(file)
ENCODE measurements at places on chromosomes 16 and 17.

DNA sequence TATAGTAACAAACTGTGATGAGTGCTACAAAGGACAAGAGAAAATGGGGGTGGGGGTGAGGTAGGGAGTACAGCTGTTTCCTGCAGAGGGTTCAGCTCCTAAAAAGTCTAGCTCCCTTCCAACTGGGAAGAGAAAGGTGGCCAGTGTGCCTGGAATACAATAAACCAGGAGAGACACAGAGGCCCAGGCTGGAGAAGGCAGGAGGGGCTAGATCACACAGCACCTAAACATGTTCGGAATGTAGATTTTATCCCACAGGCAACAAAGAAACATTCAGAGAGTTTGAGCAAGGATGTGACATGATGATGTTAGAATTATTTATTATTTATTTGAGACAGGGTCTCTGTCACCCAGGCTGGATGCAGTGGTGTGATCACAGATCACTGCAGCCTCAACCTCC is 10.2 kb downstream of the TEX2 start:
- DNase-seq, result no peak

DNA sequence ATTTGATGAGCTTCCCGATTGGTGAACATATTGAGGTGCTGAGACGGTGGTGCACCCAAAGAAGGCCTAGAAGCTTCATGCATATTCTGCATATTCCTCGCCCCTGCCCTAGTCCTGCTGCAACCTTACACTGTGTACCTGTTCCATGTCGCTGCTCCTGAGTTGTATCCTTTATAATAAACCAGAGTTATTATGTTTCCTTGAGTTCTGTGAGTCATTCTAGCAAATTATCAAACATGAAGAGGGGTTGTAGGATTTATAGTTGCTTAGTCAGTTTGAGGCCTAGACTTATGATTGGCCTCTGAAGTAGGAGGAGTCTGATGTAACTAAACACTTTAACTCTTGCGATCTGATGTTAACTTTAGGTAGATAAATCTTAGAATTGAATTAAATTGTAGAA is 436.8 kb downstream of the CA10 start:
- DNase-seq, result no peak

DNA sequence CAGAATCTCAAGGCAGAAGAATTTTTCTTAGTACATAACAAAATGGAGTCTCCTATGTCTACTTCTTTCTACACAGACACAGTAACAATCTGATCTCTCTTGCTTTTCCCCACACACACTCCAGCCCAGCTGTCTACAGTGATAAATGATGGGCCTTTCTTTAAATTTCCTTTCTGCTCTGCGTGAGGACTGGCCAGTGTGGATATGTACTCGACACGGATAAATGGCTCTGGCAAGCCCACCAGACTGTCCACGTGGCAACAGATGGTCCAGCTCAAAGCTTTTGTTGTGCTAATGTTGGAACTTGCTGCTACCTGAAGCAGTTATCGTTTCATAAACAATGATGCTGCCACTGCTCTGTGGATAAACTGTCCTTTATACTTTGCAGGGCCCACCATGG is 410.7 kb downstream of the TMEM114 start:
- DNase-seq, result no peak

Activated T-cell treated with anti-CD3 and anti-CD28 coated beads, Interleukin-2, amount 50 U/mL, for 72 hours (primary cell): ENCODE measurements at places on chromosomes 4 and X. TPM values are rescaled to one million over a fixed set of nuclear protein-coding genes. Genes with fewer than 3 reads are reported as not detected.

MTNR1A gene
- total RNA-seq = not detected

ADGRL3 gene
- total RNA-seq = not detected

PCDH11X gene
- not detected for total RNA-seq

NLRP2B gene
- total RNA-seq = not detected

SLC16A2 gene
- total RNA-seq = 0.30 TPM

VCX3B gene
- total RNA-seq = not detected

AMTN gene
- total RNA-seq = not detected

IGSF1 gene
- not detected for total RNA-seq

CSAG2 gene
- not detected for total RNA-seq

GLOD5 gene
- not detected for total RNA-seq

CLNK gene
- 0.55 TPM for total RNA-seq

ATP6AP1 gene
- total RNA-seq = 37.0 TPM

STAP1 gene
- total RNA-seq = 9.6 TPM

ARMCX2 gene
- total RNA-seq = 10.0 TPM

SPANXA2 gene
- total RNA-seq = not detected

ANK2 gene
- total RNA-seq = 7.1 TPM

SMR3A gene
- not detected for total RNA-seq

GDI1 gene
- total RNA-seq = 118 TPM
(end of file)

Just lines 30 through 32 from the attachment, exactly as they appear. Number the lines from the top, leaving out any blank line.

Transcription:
- 0.55 TPM for total RNA-seq

ATP6AP1 gene
- total RNA-seq = 37.0 TPM